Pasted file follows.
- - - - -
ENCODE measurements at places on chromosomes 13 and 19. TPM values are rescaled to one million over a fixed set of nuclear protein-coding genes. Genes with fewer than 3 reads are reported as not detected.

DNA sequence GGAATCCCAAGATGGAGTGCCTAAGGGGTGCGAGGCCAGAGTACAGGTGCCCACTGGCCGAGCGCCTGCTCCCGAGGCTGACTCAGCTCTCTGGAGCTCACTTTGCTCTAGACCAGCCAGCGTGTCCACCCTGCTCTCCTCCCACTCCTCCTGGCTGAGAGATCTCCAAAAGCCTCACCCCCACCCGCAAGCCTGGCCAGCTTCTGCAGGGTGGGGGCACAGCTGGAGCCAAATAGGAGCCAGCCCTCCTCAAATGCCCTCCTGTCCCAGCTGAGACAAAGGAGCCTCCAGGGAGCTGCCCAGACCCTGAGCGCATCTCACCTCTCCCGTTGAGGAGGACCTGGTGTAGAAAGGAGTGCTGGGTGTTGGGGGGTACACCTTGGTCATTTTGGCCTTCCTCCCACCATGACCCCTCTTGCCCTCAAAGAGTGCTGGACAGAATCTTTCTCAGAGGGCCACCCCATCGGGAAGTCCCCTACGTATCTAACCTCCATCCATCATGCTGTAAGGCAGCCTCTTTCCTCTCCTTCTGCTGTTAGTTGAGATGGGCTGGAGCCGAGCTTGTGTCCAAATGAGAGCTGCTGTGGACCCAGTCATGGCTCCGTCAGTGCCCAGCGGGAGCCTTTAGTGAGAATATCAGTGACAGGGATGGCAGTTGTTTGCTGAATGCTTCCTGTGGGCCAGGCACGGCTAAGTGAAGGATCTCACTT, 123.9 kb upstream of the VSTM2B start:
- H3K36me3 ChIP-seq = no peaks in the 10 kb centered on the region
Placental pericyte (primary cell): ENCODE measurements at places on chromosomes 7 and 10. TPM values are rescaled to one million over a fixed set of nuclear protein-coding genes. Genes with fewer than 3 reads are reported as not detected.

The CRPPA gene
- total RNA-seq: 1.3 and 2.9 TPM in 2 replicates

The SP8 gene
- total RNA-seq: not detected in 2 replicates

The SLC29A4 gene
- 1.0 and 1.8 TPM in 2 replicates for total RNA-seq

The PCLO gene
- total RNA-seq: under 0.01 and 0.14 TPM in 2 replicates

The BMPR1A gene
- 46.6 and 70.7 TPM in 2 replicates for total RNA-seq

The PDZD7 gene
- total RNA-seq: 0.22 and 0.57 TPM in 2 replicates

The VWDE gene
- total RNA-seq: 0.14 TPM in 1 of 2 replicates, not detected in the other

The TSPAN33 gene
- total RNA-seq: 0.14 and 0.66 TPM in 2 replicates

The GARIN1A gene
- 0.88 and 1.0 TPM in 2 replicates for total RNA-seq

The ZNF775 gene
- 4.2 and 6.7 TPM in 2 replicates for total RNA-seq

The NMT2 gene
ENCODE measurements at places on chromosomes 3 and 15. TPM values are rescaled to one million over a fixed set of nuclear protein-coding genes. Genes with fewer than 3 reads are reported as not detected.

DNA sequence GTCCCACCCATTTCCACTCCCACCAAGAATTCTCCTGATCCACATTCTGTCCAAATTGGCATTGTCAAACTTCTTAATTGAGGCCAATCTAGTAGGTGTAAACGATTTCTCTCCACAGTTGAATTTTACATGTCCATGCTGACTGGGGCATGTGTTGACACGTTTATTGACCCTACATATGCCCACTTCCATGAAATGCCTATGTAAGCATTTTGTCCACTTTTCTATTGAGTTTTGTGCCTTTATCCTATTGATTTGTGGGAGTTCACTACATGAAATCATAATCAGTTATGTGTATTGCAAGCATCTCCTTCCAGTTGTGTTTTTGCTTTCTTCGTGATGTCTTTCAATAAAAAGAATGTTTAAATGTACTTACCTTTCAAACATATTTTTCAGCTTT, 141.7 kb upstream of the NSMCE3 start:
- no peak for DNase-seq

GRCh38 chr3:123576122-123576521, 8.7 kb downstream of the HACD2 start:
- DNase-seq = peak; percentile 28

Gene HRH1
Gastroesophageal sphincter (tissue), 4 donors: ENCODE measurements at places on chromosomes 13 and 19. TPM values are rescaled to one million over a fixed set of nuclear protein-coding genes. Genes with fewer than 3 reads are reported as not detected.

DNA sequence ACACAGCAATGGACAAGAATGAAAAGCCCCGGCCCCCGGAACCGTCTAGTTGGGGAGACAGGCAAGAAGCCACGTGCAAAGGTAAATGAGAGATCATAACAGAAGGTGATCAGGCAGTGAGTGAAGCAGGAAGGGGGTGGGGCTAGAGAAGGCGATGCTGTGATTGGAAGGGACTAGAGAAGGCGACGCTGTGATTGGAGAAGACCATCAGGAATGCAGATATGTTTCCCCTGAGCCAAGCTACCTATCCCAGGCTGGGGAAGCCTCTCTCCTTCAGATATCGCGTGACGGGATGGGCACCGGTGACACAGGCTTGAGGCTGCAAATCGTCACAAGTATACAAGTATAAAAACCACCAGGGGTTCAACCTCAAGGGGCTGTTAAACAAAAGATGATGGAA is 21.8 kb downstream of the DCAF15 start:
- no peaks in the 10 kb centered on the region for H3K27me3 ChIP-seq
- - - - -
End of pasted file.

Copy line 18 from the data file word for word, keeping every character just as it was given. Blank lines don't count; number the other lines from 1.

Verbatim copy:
- total RNA-seq: 0.14 TPM in 1 of 2 replicates, not detected in the other